He has instead behaved like a foolish, egocentric adolescent who serves the greedy, delusional status quo. His choices have stained his family and perhaps ruined his political career. The questions now are: Do we apply the concept of restorative justice to Mr. Carrillo? Do we support him in his quest for redemption, supposing there is one? Does the grass-roots organizing community exclude him for his mistakes or, do they help him through a healing process so that he may potentially become a real leader? It is my understanding that this is what true community does. It creatively deals with difficult people/situations through a tough-loving process of rehabilitation, restoration, responsibility, redemption, renovation….
To merely punish Carrillo for his actions, in my humble opinion, would not be justice but would be subscribing to the revenge ethic that our current injustice system is based on. Like it or not, Carrillo is not just a failed politician and a macho predator, but a community member, who like all of us to a certain degree, has been conditioned by society—the fact that he is a public servant does not change this. Communities are full of people in need of help with their behaviors—people who are emotionally, physically, mentally, and spiritually ill. It is an anti-community society that breeds and helps to sustain these social illnesses. An anti-community society both punishes and excludes as a final solution for correcting misbehavior.
There are many examples throughout history in which troubled community members have fallen only to rise again on new feet to become great leaders—Malcolm X comes to mind quickly—what if folks had shunned him because of his “thug” past and didn’t value his teachings? One might argue it was the overcoming of his personal challenges that made him the leader he became. I know it’s a far stretch to compare Carrillo with Malcolm X, but who is to say what he might make of his self if he were to be guided through a reconditioning process? Does the community have a responsibility to help shape him? I think so. He has a story like we all do. Maybe by offering him an opportunity for redemption, his story can be learned, his behaviors better understood and, therefore, radically changed.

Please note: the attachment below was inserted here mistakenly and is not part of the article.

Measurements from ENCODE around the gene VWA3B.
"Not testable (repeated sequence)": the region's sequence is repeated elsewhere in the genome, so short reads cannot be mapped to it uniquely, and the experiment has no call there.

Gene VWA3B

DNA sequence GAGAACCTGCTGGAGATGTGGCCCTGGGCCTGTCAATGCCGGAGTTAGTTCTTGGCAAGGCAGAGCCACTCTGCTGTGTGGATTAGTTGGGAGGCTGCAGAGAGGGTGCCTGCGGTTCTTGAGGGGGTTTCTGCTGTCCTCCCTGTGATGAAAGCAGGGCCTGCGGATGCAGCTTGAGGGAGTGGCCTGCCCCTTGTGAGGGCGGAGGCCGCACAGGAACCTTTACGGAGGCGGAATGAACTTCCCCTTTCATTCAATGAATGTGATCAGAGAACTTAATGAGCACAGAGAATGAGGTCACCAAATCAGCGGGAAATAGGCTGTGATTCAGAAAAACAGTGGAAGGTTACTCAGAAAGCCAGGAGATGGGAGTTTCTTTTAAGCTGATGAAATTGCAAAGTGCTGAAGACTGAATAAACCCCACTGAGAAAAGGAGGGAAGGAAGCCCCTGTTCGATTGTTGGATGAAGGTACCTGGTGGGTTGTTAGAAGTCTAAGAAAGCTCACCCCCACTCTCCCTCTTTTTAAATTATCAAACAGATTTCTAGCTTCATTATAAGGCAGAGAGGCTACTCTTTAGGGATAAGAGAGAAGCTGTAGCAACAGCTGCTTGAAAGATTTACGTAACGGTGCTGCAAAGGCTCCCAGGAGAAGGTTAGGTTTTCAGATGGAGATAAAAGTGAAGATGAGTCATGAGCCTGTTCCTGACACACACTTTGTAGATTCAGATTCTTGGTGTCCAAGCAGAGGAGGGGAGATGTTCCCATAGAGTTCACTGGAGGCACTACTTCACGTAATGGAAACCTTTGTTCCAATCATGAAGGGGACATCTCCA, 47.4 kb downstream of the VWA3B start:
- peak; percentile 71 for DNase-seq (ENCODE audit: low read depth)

It would truly be a radical act were the activist community to reach out to him and offer him a path to restorative justice. The expectations would be the same as with anyone—full responsibility and ownership taken for actions committed, in depth therapy to work through all emotional illness, extended alcohol and drug rehabilitation, radical history classes with an emphasis on the intersection of sexism (bell hooks: Men, Masculinity and Love), racism, and class analysis, and a commitment to grass roots community based organizing as a humble servant to the people. “What would you like me to do next?” I understand that at this time he is not someone that can be trusted, or someone for that matter that folks want to build community with, but, what have we got to lose other than another political yes-man who serves his own personal interests and those of the elite ruling class? Besides, restorative justice, if not offered to all, is not really justice, right?